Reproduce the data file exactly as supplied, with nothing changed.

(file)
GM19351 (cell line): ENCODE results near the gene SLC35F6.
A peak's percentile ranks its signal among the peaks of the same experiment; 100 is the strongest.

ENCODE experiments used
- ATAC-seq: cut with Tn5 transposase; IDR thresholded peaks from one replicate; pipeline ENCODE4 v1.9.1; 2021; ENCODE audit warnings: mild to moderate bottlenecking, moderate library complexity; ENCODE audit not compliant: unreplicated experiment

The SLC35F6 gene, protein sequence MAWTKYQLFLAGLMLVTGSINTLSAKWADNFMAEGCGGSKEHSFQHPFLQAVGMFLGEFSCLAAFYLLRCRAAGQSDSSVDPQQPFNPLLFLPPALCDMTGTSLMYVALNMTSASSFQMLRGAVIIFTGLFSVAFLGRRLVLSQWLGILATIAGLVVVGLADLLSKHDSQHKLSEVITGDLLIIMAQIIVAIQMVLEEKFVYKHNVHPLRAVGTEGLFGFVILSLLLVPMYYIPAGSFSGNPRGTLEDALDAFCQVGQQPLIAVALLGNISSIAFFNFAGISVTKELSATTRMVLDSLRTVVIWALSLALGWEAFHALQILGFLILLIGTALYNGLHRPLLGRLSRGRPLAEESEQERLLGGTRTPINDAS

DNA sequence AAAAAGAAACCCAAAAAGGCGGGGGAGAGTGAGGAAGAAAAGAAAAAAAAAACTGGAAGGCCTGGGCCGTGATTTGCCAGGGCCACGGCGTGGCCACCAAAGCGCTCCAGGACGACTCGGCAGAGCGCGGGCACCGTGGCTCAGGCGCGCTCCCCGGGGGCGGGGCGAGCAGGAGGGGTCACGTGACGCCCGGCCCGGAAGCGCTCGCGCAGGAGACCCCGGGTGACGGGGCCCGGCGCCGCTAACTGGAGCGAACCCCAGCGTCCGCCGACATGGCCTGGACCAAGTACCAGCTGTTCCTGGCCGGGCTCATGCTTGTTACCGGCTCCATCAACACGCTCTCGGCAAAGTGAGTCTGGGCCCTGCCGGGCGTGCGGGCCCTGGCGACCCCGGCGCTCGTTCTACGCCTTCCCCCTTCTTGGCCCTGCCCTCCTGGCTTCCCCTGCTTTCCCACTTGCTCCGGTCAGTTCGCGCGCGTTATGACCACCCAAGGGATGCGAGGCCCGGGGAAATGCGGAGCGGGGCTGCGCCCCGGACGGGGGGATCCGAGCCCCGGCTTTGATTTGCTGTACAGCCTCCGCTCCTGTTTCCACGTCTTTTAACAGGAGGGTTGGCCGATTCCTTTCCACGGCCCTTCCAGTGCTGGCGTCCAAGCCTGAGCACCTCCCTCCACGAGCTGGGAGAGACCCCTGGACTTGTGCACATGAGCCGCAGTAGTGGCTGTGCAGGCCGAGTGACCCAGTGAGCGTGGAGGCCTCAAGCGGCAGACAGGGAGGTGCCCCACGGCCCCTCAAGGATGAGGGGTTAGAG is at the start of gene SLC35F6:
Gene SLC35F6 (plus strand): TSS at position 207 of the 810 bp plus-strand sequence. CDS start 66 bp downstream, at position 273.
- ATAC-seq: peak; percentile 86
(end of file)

GM19351 (cell line): ENCODE results near the gene SLC35F6.
A peak's percentile ranks its signal among the peaks of the same experiment; 100 is the strongest.

ENCODE experiments used
- ATAC-seq: cut with Tn5 transposase; IDR thresholded peaks from one replicate; pipeline ENCODE4 v1.9.1; 2021; ENCODE audit warnings: mild to moderate bottlenecking, moderate library complexity; ENCODE audit not compliant: unreplicated experiment

The SLC35F6 gene, protein sequence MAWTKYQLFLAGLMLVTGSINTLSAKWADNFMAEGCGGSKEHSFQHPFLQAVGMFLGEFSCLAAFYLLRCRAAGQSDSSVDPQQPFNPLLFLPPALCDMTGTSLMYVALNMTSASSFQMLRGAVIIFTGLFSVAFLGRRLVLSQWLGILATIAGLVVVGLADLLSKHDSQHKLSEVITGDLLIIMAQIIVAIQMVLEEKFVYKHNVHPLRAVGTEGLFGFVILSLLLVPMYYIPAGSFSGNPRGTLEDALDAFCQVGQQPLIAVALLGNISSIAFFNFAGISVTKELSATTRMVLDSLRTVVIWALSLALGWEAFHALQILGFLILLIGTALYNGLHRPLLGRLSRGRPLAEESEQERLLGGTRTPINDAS

DNA sequence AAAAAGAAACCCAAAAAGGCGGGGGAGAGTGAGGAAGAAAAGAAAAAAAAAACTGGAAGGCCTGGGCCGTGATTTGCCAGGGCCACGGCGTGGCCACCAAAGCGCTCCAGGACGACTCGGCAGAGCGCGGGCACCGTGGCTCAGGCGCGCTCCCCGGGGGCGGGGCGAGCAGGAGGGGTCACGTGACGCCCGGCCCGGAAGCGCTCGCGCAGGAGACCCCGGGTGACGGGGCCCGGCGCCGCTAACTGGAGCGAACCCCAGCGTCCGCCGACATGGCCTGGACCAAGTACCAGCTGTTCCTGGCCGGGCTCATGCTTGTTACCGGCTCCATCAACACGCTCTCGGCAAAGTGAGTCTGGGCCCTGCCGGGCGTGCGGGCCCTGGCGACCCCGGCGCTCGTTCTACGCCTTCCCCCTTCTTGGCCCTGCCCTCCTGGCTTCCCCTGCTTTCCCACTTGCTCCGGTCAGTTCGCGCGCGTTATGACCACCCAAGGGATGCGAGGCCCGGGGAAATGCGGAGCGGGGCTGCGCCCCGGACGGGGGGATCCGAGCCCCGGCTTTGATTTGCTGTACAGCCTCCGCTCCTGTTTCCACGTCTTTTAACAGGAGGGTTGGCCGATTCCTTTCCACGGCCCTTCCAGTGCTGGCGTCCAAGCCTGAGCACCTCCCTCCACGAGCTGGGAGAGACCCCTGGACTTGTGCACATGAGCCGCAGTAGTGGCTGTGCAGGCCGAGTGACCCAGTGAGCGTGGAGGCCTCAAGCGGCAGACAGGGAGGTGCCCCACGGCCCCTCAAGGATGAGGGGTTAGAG is at the start of gene SLC35F6:
Gene SLC35F6 (plus strand): TSS at position 207 of the 810 bp plus-strand sequence. CDS start 66 bp downstream, at position 273.
- ATAC-seq: peak; percentile 86